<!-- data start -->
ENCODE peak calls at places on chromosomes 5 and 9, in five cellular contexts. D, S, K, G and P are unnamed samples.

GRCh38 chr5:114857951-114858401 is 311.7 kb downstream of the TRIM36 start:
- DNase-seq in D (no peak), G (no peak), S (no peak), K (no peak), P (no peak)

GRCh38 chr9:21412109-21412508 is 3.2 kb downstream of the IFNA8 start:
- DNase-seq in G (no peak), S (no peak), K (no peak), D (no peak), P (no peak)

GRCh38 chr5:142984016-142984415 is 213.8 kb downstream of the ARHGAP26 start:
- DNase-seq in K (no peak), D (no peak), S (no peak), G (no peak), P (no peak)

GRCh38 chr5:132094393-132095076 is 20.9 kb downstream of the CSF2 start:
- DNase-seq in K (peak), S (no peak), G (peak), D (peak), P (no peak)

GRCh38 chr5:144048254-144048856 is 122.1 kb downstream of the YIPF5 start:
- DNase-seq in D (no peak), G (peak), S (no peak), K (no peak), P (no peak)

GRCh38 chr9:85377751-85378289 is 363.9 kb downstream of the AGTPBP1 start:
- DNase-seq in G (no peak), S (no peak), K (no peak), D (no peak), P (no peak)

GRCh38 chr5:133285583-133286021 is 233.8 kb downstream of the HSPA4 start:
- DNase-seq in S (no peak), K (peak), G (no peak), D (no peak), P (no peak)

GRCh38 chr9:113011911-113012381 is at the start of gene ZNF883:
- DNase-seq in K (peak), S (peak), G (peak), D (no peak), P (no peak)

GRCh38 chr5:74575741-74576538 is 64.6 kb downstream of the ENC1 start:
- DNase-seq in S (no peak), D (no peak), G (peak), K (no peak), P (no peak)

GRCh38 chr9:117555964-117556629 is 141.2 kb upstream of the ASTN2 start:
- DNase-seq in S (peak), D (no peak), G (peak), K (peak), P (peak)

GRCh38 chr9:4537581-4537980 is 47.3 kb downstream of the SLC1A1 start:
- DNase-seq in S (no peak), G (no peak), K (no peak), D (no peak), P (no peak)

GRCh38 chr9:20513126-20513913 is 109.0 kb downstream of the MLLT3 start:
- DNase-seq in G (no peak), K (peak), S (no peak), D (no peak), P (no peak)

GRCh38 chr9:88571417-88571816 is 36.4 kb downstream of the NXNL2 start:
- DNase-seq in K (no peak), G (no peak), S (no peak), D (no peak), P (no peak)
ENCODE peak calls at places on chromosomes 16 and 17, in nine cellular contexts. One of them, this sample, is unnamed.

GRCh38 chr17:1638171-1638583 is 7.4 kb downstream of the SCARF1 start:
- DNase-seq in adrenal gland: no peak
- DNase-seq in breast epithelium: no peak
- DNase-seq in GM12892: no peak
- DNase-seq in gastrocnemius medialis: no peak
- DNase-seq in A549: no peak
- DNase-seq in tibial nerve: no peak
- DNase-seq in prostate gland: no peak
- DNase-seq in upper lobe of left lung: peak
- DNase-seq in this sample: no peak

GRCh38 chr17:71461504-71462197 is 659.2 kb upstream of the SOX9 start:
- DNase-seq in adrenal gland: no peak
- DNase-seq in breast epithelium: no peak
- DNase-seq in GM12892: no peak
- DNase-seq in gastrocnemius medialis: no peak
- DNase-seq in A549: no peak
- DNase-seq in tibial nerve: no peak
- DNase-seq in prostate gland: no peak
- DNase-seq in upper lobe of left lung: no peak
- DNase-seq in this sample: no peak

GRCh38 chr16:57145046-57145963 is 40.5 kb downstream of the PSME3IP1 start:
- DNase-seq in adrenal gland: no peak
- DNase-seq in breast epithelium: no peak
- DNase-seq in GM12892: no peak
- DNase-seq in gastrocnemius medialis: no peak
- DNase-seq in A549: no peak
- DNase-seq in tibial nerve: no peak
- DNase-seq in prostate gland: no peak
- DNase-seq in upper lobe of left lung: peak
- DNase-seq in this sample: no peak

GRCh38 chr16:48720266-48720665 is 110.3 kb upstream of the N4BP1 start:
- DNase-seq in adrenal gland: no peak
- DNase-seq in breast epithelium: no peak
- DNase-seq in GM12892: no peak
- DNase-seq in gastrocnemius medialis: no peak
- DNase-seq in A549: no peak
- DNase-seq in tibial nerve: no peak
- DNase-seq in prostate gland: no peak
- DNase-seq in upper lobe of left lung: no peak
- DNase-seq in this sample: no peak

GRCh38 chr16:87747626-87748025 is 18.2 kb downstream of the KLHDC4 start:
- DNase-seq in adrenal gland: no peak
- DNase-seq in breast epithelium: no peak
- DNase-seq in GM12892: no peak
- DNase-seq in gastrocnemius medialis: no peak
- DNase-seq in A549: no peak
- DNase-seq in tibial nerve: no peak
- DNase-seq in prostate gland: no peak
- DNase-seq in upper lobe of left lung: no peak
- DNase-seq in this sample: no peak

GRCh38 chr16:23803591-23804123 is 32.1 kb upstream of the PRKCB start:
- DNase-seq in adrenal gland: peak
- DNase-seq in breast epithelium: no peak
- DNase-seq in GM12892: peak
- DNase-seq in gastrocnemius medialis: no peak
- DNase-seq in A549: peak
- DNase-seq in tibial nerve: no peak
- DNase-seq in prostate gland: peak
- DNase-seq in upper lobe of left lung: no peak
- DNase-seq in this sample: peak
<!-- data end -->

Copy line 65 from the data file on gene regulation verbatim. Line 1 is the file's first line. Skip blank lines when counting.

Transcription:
- DNase-seq in tibial nerve: no peak